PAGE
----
The Subject is the human being, business entity, device, software application, or digital object being identified in a particular credential and that can be authenticated and vouched for by an Identity Provider. The person or thing being identified is often referred to as an “entity.” In the case where the Subject is not a legal person (such as device, software application, or digital object), a legal person (a human being or a legal entity such as corporation) must take responsibility for it, in which case it is often referred to as the “Responsible Person.” The conduct of the Subject (if a human being, or the Responsible Person in the case of devices, etc.) can directly affect the validity of the identification and authentication processes. Thus, to ensure accurate and reliable processes, the basic duties of the Subject typically include:

Smedinghoff Paper - Introduction to Identity Management.doc

15

• • • •



Provide accurate information to the Identity Provider during the identification process (e.g., not omit or misrepresent any material fact, or otherwise engage in any identity fraud); Use the issued credential/token only for the purposes and types of transactions for which it was intended; Take reasonable steps to prevent the unauthorized use of the credential/token issued or registered to the Subject; Notify the Identity Provider [and Relying Parties where appropriate] if such credential/token is lost or compromised, used without authorization, and/or should otherwise be revoked (so that the Identity Provider can revoke or invalidate the credential/token and otherwise take steps to prevent someone from successfully using it to commit identity fraud); Assume responsibility for transactions where the credential/token was used by the Subject, or by a third party with authorization of the Subject (2)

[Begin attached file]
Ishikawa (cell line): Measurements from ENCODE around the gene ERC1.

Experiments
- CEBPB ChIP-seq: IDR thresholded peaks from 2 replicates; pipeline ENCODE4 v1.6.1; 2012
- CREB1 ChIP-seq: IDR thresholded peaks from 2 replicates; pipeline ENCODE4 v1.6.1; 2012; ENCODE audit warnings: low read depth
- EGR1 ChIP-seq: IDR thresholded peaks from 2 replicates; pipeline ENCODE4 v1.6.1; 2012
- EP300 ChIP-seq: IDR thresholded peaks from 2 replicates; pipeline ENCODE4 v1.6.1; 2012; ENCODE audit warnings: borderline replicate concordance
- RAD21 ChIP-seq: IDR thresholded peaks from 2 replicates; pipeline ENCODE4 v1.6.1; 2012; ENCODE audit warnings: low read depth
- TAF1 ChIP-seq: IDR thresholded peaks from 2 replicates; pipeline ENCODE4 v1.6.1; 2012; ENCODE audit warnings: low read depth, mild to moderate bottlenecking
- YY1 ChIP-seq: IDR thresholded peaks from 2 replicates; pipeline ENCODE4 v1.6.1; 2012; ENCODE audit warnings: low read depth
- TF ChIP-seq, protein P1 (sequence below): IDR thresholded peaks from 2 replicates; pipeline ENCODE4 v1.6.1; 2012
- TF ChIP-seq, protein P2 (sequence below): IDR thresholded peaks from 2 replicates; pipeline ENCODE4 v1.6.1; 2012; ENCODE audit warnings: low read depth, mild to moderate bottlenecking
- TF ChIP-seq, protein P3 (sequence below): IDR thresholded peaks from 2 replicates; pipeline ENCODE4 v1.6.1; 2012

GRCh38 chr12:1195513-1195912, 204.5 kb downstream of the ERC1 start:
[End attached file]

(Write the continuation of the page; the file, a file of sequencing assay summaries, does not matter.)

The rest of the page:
Identity Provider

The Identity Provider (a/k/a credential service provider) has overall responsibility for the entire process of registering (enrolling) an applicant for an identity credential and for establishing the applicant’s true identity through the identity proofing process, which involves the collection of identifying information and verification of identity against independent and authoritative sources. The strength of the identity proofing process, and hence the trustworthiness of the resulting identification generally depends on four key factors: • • • •

What – The applicant’s identification documents or information being verified; Who – The person or ecosystem performing the collection and verification and the level of trust in each; How – The process of verifying the information and the authenticity of the identification documents Source – Whether the applicant’s identification documents or information came from a trusted source.

The Identity Provider is primarily responsible for the validity and integrity of the identification process and the resulting identity credential, the accuracy of the identity assertions, and the privacy and security of the Subject’s personal information in its control. Responsibilities often ascribed to the Identity Provider include: •